There were three calligraphy masters from the Song Dynasty: Su Shi, Huang Tingjian and Mi Fu, not because they were active in the latter half of the 11th century, and not because they were friends, but because they developed spontaneously a style focusing on the expression of emotion and feelings. Now we introduce them in the order of their ages.
Su Shi had extra talents and knowledge and was an outstanding man of letters, painter and calligrapher. His bold poems constitute his own unique school and were praised highly by the people of his age and the people of later generations. He had a good command of the running and regular scripts. But his political life was turbulent, and he was exiled from the capital several times. Once he was slandered and thrown in prison for 130 days. Saved by the empress dowager and key ministers, he survived but was exiled to Huangzhou in south China.
One spring day in the third year of his life in Huangzhou, he wrote a poem to describe his misery. Then he turned the poem into the famous Scroll of a Poem on the Miserable Life in Huangzhou. This poem contains 120 characters in 24 sentences. Many changes in the strokes express a profound artistic conception which matches the depression expressed by the poetic lines.
Su Shi left behind him many poems and brief comments on calligraphy. “Innocence and romanticism are my teachers, with imagination and creation, I finish my calligraphic works, free from traditional rules. I write dots and strokes freely, without any restrictions.” He once said 103 that he enjoyed handwriting. It was better for old people to write than to play chess, he said. In the postscript written on a calligraphic work by a friend, he said that calligraphy was a game played with strokes. Su Shi loved painting too. The themes of his paintings are not concrete things, but the water, rocks and hills in his mind or the resentment in his heart.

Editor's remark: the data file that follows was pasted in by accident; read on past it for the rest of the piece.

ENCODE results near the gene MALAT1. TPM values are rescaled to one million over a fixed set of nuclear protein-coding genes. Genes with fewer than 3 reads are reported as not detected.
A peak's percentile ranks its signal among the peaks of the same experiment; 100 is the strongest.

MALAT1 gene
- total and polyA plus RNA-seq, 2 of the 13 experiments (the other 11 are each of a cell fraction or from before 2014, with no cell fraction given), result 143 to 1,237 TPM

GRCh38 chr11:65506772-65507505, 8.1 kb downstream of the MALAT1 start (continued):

Huang Tingjian was a master of poetry and calligraphy. When he was an official he always had trouble, and was exiled from the capital several times. His calligraphic works are powerful and changeable. The characters in his regular and running scripts extend outward. His handwriting in the wild cursive script is better than that of his teachers. Scroll to Eminent Monks (see next page) expresses his unconstrained, straightforward and loquacious nature.
Mi Fu was also good at poetry and calligraphy. He was brave and unyielding. His personality shows in his unrestrained, light and natural running and cursive script handwriting. His Collection of Tiaoxi Brook Poems in the running script is a good example of this.
Mi Fu’s articles on calligraphy, like his calligraphic works, focus on graceful and romantic touches. By these standards, he assessed the calligraphic works of his predecessors. He even criticized Yan Zhenqing, a calligrapher of the mid-Tang Dynasty, who opened a new chapter for the development of calligraphy, saying that Yan’s regular script handwriting was too plain. Like Su Shi and Huang Tingjian, he believed that calligraphy was a game, saying, “Calligraphy is a game, so it is unnecessary to consider the characters as beautiful or ugly. It is enough if you are satisfied with your work. A